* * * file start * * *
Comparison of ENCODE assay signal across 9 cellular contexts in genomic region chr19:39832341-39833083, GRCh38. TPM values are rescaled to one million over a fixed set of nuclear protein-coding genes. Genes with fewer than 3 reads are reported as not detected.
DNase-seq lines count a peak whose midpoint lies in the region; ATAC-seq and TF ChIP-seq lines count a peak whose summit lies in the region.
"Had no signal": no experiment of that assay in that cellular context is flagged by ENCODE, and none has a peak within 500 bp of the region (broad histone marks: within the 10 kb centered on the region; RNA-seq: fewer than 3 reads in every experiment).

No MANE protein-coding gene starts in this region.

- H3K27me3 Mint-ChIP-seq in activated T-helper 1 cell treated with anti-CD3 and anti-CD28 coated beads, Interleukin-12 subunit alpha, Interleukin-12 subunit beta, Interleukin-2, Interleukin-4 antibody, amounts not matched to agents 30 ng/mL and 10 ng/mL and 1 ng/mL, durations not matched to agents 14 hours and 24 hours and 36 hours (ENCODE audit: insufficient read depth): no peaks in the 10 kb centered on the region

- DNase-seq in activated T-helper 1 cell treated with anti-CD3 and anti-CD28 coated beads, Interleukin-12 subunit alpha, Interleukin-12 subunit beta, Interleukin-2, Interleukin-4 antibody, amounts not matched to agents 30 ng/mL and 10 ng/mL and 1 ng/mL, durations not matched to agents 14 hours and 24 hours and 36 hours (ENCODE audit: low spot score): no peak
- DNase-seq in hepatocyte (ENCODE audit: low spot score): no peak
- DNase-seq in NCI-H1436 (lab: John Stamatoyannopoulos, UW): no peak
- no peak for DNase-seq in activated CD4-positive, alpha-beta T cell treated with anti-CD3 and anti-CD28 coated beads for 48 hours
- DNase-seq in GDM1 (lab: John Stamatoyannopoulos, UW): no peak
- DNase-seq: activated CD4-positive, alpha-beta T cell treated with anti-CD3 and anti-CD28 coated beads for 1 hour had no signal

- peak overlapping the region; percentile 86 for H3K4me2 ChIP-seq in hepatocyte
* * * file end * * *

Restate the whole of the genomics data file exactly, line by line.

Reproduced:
Comparison of ENCODE assay signal across 9 cellular contexts in genomic region chr19:39832341-39833083, GRCh38. TPM values are rescaled to one million over a fixed set of nuclear protein-coding genes. Genes with fewer than 3 reads are reported as not detected.
DNase-seq lines count a peak whose midpoint lies in the region; ATAC-seq and TF ChIP-seq lines count a peak whose summit lies in the region.
"Had no signal": no experiment of that assay in that cellular context is flagged by ENCODE, and none has a peak within 500 bp of the region (broad histone marks: within the 10 kb centered on the region; RNA-seq: fewer than 3 reads in every experiment).

No MANE protein-coding gene starts in this region.

- H3K27me3 Mint-ChIP-seq in activated T-helper 1 cell treated with anti-CD3 and anti-CD28 coated beads, Interleukin-12 subunit alpha, Interleukin-12 subunit beta, Interleukin-2, Interleukin-4 antibody, amounts not matched to agents 30 ng/mL and 10 ng/mL and 1 ng/mL, durations not matched to agents 14 hours and 24 hours and 36 hours (ENCODE audit: insufficient read depth): no peaks in the 10 kb centered on the region

- DNase-seq in activated T-helper 1 cell treated with anti-CD3 and anti-CD28 coated beads, Interleukin-12 subunit alpha, Interleukin-12 subunit beta, Interleukin-2, Interleukin-4 antibody, amounts not matched to agents 30 ng/mL and 10 ng/mL and 1 ng/mL, durations not matched to agents 14 hours and 24 hours and 36 hours (ENCODE audit: low spot score): no peak
- DNase-seq in hepatocyte (ENCODE audit: low spot score): no peak
- DNase-seq in NCI-H1436 (lab: John Stamatoyannopoulos, UW): no peak
- no peak for DNase-seq in activated CD4-positive, alpha-beta T cell treated with anti-CD3 and anti-CD28 coated beads for 48 hours
- DNase-seq in GDM1 (lab: John Stamatoyannopoulos, UW): no peak
- DNase-seq: activated CD4-positive, alpha-beta T cell treated with anti-CD3 and anti-CD28 coated beads for 1 hour had no signal

- peak overlapping the region; percentile 86 for H3K4me2 ChIP-seq in hepatocyte